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Scala 3 Language Reference

TypeTest

Language

TypeTest

When pattern matching there are two situations where a runtime type test must be performed. The first case is an explicit type test using the ascription pattern notation.

(x: X) match
  case y: Y =>

The second case is when an extractor takes an argument that is not a subtype of the scrutinee type.

(x: X) match
  case y @ Y(n) =>

object Y:
  def unapply(x: Y): Some[Int] = ...

In both cases, a class test will be performed at runtime. But when the type test is on an abstract type (type parameter or type member), the test cannot be performed because the type is erased at runtime.

A TypeTest can be provided to make this test possible.

package scala.reflect

trait TypeTest[-S, T]:
  def unapply(s: S): Option[s.type & T]

It provides an extractor that returns its argument typed as a T if the argument is a T. It can be used to encode a type test.

def f[X, Y](x: X)(using tt: TypeTest[X, Y]): Option[Y] = x match
  case tt(x @ Y(1)) => Some(x)
  case tt(x) => Some(x)
  case _ => None

To avoid the syntactic overhead the compiler will look for a type test automatically if it detects that the type test is on abstract types. This means that x: Y is transformed to tt(x) and x @ Y(_) to tt(x @ Y(_)) if there is a contextual TypeTest[X, Y] in scope. The previous code is equivalent to

def f[X, Y](x: X)(using TypeTest[X, Y]): Option[Y] = x match
  case x @ Y(1) => Some(x)
  case x: Y => Some(x)
  case _ => None

We could create a type test at call site where the type test can be performed with runtime class tests directly as follows

val tt: TypeTest[Any, String] =
  new TypeTest[Any, String]:
    def unapply(s: Any): Option[s.type & String] = s match
      case s: String => Some(s)
      case _ => None

f[AnyRef, String]("acb")(using tt)

The compiler will synthesize a new instance of a type test if none is found in scope as:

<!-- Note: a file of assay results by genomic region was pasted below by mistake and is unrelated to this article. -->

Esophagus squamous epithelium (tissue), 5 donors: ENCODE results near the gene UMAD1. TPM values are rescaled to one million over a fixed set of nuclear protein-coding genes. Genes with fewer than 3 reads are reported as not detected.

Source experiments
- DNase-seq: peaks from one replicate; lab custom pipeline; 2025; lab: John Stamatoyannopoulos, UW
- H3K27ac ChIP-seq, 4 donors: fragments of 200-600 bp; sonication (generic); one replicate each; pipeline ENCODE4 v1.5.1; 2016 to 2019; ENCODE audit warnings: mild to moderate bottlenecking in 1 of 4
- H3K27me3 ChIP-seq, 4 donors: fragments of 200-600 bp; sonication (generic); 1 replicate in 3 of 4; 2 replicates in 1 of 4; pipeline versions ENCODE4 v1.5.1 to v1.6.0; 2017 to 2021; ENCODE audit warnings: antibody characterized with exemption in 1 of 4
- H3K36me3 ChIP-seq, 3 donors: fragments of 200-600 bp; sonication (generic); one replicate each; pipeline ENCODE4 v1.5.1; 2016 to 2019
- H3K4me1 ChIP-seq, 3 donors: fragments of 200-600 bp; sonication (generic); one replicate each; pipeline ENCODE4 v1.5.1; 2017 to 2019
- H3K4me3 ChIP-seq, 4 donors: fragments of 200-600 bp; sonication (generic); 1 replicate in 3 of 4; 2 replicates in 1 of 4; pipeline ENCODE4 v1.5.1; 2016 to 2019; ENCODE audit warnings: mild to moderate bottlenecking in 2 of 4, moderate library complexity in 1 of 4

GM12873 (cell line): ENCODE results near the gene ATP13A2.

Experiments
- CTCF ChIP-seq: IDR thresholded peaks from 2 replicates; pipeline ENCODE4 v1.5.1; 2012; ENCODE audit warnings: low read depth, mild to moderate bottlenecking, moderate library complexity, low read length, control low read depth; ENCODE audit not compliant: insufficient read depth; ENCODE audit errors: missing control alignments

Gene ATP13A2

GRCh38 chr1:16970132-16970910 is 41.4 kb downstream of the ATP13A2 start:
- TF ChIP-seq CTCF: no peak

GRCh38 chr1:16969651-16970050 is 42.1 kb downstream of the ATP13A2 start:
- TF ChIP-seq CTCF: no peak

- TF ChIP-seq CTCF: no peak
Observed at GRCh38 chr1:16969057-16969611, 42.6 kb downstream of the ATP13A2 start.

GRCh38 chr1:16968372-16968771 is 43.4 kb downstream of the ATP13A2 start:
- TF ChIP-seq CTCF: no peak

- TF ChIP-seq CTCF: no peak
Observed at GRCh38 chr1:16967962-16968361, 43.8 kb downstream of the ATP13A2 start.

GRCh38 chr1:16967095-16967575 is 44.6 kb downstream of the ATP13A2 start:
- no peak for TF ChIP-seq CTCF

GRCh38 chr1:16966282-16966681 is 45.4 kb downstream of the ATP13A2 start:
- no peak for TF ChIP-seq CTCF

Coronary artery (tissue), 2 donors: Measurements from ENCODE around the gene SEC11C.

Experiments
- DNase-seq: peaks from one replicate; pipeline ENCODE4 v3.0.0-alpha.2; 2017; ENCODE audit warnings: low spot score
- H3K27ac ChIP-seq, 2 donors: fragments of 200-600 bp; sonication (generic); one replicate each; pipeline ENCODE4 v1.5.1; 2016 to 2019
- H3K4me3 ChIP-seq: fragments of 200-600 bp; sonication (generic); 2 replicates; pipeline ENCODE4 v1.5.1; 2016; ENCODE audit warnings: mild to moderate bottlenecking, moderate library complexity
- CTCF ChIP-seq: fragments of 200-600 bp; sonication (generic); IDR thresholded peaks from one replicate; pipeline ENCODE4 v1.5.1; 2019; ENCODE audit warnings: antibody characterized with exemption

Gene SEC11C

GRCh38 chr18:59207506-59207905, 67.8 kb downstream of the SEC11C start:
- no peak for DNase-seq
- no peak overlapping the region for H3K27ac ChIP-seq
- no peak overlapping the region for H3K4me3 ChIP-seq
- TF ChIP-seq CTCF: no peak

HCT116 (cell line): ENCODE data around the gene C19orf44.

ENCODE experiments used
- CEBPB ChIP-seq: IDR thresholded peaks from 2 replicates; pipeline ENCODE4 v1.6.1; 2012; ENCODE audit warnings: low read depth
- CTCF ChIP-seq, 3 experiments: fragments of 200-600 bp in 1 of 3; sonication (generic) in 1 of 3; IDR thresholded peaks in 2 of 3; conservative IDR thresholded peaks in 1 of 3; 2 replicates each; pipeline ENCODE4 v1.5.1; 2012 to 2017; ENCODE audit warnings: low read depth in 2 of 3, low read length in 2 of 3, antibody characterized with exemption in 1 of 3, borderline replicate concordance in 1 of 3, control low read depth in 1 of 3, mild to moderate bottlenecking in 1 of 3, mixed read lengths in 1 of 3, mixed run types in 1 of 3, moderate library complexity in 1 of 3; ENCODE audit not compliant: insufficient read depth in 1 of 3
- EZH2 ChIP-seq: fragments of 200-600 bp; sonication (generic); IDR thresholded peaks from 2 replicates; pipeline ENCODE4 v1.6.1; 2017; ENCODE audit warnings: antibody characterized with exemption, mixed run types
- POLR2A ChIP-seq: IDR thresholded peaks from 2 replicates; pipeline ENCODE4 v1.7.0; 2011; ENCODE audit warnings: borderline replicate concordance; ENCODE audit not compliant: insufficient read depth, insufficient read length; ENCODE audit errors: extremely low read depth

new TypeTest[A, B]:
  def unapply(s: A): Option[s.type & B] = s match
    case s: B => Some(s)
    case _ => None

If the type tests cannot be done there will be an unchecked warning that will be raised on the case s: B => test.

The most common TypeTest instances are the ones that take any parameters (i.e. TypeTest[Any, T]). To make it possible to use such instances directly in context bounds we provide the alias

package scala.reflect

type Typeable[T] = TypeTest[Any, T]

This alias can be used as

def f[T: Typeable]: Boolean =
  "abc" match
    case x: T => true
    case _ => false

f[String] // true
f[Int] // false

TypeTest and ClassTag

TypeTest is a replacement for functionality provided previously by ClassTag.unapply. Using ClassTag instances was unsound since classtags can check only the class component of a type. TypeTest fixes that unsoundness. ClassTag type tests are still supported but a warning will be emitted after 3.0.

Example

Given the following abstract definition of Peano numbers that provides two given instances of types TypeTest[Nat, Zero] and TypeTest[Nat, Succ]

import scala.reflect.*

trait Peano:
  type Nat
  type Zero <: Nat
  type Succ <: Nat

  def safeDiv(m: Nat, n: Succ): (Nat, Nat)

  val Zero: Zero

  val Succ: SuccExtractor
  trait SuccExtractor:
    def apply(nat: Nat): Succ
    def unapply(succ: Succ): Some[Nat]

  given typeTestOfZero: TypeTest[Nat, Zero]
  given typeTestOfSucc: TypeTest[Nat, Succ]

together with an implementation of Peano numbers based on type Int

object PeanoInt extends Peano:
  type Nat  = Int
  type Zero = Int
  type Succ = Int

  def safeDiv(m: Nat, n: Succ): (Nat, Nat) = (m / n, m % n)

  val Zero: Zero = 0

  val Succ: SuccExtractor = new:
    def apply(nat: Nat): Succ = nat + 1
    def unapply(succ: Succ) = Some(succ - 1)

  def typeTestOfZero: TypeTest[Nat, Zero] = new:
    def unapply(x: Nat): Option[x.type & Zero] =
      if x == 0 then Some(x) else None

  def typeTestOfSucc: TypeTest[Nat, Succ] = new:
    def unapply(x: Nat): Option[x.type & Succ] =
      if x > 0 then Some(x) else None

it is possible to write the following program

@main def test =
  import PeanoInt.*

  def divOpt(m: Nat, n: Nat): Option[(Nat, Nat)] =
    n match
      case Zero => None
      case s @ Succ(_) => Some(safeDiv(m, s))

  val two = Succ(Succ(Zero))
  val five = Succ(Succ(Succ(two)))

  println(divOpt(five, two))  // prints "Some((2,1))"
  println(divOpt(two, five))  // prints "Some((0,2))"
  println(divOpt(two, Zero))  // prints "None"

Note that without the TypeTest[Nat, Succ] the pattern Succ.unapply(nat: Succ) would be unchecked.

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